Since the beginning of his career, Amat Escalante He positioned himself as one of the key names in the establishment on the Mexican scene of the so-called cinema of cruelty in its most inclement version formally. What would be one of the most disastrous consequences of the fact that, at the dawn of the 21st century, Robert Bresson’s notes on the cinematograph were reinterpreted by sadists in film schools around the world.
From that spicy broth of rigorous theoretical framework, delinquent dramatization and thirst for stunning sensationalism they have drunk names as diverse as Bruno Dumont, Andrey Zvyagintsev either Carlos Reygadas. It was under the protection of the latter, and with an undoubted artistic influence, that Escalante began his brief but intense filmography, which has led him to accumulate two awards for best direction at the Cannes festivals. (Heli, 2013) and Venice (The Wild Country, 2016).
Nevertheless, Lost in the night his fifth feature film and the closing of a seven-year hiatus in which he has worked as a director on episodes of Narcos: Mexico, moves away from those coordinates and embrace the closest thing to commerciality to which one can aspire with explicit images of sex and violence. All in all, not much for the one who won those awards with close-ups of burning genitals or a tentacle sex scene worthy of lovecraftian fervor.
lost in the night starts precisely with a small nod to Possession (1981), the masterpiece of Andrzej Zulawski to which his previous film owed so much. Unfortunately, that’s where the matter ends. Although Escalante has already begun working with professional actors in wild country, separating himself from his previous work so marked by the use of natural interpreters, here he directly counts on international stars such as ester foundling either Barbara Mori.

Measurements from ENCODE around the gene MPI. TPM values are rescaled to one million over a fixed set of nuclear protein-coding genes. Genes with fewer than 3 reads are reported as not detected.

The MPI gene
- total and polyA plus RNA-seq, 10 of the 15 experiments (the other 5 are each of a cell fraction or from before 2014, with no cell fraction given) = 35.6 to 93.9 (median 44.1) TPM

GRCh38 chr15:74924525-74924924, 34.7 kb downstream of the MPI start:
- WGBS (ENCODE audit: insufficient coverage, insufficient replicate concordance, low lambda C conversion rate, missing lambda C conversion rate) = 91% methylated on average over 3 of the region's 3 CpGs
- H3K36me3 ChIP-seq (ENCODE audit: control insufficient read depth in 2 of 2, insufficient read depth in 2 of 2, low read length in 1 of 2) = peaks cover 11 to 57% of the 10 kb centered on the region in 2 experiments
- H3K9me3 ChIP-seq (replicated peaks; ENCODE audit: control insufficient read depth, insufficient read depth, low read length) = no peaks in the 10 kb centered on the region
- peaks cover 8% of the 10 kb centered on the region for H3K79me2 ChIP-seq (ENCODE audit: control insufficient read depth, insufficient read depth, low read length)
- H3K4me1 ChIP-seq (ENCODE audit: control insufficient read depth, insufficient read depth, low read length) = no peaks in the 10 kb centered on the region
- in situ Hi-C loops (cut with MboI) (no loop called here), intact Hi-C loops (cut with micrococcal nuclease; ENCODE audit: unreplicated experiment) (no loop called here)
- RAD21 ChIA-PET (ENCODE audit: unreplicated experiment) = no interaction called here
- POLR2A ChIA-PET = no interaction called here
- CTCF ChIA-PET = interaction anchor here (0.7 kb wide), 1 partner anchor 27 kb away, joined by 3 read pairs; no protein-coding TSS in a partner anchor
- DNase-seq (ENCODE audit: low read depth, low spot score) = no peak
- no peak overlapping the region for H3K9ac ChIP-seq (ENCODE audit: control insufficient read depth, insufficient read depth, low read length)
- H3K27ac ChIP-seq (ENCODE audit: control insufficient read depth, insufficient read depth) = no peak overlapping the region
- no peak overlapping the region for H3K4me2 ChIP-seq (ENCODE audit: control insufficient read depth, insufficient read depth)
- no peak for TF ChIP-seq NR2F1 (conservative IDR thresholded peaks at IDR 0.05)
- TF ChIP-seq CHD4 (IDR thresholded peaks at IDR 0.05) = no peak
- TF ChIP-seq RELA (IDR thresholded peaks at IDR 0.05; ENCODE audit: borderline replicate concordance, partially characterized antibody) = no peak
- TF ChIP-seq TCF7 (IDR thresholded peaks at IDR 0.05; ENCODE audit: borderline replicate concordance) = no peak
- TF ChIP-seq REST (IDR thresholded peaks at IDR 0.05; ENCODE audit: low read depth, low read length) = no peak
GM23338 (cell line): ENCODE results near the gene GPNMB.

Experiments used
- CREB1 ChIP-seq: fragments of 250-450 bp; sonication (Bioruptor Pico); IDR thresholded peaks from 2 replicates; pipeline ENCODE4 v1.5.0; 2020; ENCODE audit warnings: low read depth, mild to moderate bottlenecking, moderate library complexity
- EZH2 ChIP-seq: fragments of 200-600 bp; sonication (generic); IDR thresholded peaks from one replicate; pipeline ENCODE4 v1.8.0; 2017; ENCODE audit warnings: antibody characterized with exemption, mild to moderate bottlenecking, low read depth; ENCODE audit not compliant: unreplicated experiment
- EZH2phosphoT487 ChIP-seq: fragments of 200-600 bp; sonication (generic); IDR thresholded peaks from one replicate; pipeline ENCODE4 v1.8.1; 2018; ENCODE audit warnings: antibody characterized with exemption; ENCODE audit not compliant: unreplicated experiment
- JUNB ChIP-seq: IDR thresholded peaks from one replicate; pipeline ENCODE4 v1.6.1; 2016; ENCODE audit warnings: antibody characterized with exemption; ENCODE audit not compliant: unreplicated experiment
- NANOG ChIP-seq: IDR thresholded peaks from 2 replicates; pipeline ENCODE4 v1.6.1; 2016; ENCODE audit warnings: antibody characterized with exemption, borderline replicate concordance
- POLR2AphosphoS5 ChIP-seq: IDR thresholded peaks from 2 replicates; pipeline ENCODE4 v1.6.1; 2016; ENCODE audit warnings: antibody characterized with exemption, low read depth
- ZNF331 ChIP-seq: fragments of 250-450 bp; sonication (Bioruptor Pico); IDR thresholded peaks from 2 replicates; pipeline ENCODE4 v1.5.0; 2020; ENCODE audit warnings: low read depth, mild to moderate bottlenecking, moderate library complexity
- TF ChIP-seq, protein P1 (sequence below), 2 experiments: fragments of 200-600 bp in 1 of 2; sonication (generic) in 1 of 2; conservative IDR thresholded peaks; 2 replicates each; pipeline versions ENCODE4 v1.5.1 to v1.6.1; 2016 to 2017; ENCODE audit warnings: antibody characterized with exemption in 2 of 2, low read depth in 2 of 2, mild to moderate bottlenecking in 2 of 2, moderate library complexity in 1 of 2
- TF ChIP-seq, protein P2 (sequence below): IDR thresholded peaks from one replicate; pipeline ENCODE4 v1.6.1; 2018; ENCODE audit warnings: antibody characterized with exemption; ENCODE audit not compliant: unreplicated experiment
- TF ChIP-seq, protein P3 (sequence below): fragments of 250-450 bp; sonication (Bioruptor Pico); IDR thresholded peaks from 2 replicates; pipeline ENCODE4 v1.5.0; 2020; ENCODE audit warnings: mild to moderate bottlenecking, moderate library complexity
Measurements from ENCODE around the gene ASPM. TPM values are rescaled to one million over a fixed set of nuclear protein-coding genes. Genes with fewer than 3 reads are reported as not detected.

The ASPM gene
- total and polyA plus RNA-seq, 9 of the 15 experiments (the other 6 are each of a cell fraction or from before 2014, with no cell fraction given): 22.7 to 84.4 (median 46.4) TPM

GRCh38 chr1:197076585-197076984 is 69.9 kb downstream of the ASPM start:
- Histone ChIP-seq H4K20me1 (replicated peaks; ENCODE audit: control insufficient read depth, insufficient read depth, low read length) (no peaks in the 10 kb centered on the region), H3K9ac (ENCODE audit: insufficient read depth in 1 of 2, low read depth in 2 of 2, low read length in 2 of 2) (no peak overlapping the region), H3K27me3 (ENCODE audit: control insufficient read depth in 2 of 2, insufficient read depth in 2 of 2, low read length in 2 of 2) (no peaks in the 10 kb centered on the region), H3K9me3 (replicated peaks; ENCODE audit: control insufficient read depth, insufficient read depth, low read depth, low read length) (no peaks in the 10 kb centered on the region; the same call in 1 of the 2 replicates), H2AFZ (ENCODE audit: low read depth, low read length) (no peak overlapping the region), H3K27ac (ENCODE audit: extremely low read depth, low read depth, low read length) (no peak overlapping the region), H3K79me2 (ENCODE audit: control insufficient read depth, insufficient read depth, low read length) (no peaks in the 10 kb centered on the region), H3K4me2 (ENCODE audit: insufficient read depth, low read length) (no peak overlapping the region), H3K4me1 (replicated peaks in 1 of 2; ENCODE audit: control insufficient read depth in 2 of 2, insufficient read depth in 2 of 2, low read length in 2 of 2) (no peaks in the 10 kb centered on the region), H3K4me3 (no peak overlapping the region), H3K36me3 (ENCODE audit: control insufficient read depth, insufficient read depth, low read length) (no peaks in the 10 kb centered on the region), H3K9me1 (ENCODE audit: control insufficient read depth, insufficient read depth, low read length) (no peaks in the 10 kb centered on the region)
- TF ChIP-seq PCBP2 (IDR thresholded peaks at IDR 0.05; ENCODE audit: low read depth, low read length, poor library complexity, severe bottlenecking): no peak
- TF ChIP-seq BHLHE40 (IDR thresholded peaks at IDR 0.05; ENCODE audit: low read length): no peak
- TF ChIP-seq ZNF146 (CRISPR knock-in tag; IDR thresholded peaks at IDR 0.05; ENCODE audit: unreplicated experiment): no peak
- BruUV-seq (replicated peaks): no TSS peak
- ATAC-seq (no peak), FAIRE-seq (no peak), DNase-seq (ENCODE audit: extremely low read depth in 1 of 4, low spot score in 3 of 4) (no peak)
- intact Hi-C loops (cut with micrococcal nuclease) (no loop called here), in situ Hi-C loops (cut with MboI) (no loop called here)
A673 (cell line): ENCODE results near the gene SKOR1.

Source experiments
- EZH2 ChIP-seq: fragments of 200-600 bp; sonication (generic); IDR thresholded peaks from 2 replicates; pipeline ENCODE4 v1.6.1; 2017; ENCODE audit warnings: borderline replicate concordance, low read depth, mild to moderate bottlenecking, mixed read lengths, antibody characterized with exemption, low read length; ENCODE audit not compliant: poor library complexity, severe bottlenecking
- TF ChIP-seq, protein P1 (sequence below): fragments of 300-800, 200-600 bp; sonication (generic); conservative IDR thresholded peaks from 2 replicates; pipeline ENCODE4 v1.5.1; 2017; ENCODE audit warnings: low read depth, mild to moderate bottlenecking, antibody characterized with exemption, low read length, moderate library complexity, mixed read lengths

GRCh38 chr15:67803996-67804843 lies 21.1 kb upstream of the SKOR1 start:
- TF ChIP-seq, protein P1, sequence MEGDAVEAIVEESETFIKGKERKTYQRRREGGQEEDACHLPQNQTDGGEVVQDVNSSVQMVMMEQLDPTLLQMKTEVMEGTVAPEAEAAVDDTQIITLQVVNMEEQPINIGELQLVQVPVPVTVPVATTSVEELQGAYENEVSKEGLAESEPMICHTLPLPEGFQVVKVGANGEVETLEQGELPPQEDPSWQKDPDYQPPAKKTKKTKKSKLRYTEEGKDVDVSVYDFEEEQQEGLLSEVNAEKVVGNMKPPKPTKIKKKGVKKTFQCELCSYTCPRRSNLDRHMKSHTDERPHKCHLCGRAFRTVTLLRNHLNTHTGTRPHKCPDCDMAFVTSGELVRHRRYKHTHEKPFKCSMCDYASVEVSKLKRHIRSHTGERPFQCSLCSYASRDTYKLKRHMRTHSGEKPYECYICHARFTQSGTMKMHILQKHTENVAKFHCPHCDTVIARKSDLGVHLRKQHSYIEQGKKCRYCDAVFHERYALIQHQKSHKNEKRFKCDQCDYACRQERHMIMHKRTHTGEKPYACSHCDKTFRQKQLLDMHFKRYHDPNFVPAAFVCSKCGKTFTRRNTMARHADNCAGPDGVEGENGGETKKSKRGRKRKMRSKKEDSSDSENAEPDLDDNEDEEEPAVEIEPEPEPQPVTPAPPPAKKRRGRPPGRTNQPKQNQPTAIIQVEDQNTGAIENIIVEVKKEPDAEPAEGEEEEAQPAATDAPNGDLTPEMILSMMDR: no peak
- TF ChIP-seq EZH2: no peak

One aspect that contributes to dilute the personal signature of the filmmaker. Just like the invoice of the story, which does not lack the characteristic ingredients of violence and inequality in the Mexican state of Guanajuato, like his previous work, but whose development is more like a rudimentary Hollywood thriller where the social criticism and political denunciation to which one wants to allude are only elements of the landscape.
Ester Exposito to the rescue
The curious thing about the matter is that if something fights to prevent the film from falling into oblivion in a sea of interchangeable proposals, it is precisely the presence of Ester Expósito and her performance with an intermittent Mexican accent. While the phonetic flicker can be justified with the build of the character and his long stint in Spain, it’s a shame that lost in the night give him little to do beyond continuing to exploit the posh girl registry who has been practicing since Elite.
She is Mónica, the eldest daughter of the Aldamas, a wealthy couple of artists who use demands and social commitment as an excuse for their work but could be behind quite terrible practices such as the disappearance, years ago, of Emiliano’s mother, the protagonist played by Juan Daniel Garcia. Their opposition to the opening of a large mine in the town was repressed in the most terrible and violent manner.
The kidnapping sequence allows us to glimpse perhaps what could be snippets of what is expected in an Escalante film. Just like other moments like a tender couple masturbation in turns or the inevitable moment Ester Expósito topless, characterized as an influencer with suicidal tendencies in the oldest approach to social networks that has been remembered in Cannes since happy ending (2017), by Michael Haneke.
Those brief flashes of attack on viewers bloated by the streaming menu make it more noticeable how watered down the rest of the footage is, including plot twists that would be found inexcusable in products in Hollywood. Without being a version 0.0 of Escalante’s cinema, it is undoubtedly his lightest work.
lost in the night
Emiliano seeks to find out the truth about his mother’s disappearance five years earlier, when she was protesting against the construction of a mine in her town. This leads him to start a complicated relationship with the daughter of a wealthy family in the area.
Script: Amat Escalante
Cast: Ester Expósito, Juan Daniel García, Bárbara Mori, Fernando Bonilla, Jero Medina
Duration: 120 min.
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